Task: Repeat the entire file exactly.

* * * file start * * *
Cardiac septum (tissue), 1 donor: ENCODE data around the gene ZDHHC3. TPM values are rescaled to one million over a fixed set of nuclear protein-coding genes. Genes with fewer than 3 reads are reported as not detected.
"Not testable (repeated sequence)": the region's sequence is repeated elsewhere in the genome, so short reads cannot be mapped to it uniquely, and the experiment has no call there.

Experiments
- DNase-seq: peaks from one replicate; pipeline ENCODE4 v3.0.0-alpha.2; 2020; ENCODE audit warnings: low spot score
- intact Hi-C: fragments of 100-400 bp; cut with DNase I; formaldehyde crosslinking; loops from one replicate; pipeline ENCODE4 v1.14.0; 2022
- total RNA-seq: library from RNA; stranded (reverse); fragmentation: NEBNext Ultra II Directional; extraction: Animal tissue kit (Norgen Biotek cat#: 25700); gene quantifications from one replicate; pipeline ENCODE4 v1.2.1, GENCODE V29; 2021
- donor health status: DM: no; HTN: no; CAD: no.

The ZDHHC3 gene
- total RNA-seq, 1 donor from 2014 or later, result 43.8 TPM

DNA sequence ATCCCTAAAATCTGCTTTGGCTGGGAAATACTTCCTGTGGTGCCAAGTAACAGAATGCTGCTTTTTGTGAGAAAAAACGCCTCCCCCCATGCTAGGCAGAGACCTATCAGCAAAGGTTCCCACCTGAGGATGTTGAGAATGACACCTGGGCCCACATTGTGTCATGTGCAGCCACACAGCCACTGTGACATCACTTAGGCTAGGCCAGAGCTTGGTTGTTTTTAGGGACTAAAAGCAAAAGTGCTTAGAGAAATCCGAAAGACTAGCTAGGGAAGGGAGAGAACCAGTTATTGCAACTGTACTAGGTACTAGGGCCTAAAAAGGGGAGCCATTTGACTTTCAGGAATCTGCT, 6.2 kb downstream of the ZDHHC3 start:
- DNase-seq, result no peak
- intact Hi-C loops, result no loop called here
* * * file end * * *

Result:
Cardiac septum (tissue), 1 donor: ENCODE data around the gene ZDHHC3. TPM values are rescaled to one million over a fixed set of nuclear protein-coding genes. Genes with fewer than 3 reads are reported as not detected.
"Not testable (repeated sequence)": the region's sequence is repeated elsewhere in the genome, so short reads cannot be mapped to it uniquely, and the experiment has no call there.

Experiments
- DNase-seq: peaks from one replicate; pipeline ENCODE4 v3.0.0-alpha.2; 2020; ENCODE audit warnings: low spot score
- intact Hi-C: fragments of 100-400 bp; cut with DNase I; formaldehyde crosslinking; loops from one replicate; pipeline ENCODE4 v1.14.0; 2022
- total RNA-seq: library from RNA; stranded (reverse); fragmentation: NEBNext Ultra II Directional; extraction: Animal tissue kit (Norgen Biotek cat#: 25700); gene quantifications from one replicate; pipeline ENCODE4 v1.2.1, GENCODE V29; 2021
- donor health status: DM: no; HTN: no; CAD: no.

The ZDHHC3 gene
- total RNA-seq, 1 donor from 2014 or later, result 43.8 TPM

DNA sequence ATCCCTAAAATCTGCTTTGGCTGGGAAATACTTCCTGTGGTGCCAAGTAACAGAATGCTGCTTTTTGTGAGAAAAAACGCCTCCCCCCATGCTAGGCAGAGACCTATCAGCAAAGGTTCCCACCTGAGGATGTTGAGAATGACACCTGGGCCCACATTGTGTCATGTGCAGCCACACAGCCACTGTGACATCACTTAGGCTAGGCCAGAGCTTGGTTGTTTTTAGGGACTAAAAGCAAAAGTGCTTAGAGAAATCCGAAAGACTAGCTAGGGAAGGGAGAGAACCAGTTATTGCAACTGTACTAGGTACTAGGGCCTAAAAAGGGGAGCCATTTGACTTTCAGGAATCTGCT, 6.2 kb downstream of the ZDHHC3 start:
- DNase-seq, result no peak
- intact Hi-C loops, result no loop called here